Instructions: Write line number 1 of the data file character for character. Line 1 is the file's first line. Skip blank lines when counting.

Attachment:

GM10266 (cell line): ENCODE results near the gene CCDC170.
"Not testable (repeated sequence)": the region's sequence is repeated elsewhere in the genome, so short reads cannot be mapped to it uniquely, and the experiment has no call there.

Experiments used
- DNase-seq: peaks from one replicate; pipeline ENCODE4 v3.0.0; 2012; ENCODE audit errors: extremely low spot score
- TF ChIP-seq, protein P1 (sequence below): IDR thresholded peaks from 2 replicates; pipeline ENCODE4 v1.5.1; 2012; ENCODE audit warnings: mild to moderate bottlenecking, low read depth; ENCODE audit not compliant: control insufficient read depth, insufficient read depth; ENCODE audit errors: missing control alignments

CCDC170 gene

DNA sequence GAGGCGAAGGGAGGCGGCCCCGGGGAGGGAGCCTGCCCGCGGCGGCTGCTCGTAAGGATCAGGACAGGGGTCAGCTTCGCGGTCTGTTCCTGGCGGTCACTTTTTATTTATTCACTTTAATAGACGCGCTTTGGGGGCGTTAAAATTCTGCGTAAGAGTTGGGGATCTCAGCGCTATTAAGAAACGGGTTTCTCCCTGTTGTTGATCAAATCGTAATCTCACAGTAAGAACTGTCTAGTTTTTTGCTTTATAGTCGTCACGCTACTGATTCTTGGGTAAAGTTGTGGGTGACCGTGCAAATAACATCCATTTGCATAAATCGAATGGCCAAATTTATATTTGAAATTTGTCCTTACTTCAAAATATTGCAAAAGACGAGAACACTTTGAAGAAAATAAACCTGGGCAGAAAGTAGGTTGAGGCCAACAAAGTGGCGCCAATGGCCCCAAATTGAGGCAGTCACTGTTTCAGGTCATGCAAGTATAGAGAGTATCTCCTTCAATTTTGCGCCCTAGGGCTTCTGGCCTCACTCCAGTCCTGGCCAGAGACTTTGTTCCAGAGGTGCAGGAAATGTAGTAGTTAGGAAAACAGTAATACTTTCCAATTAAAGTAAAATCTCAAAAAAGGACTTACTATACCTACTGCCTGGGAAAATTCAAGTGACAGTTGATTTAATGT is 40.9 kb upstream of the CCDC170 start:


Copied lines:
GM10266 (cell line): ENCODE results near the gene CCDC170.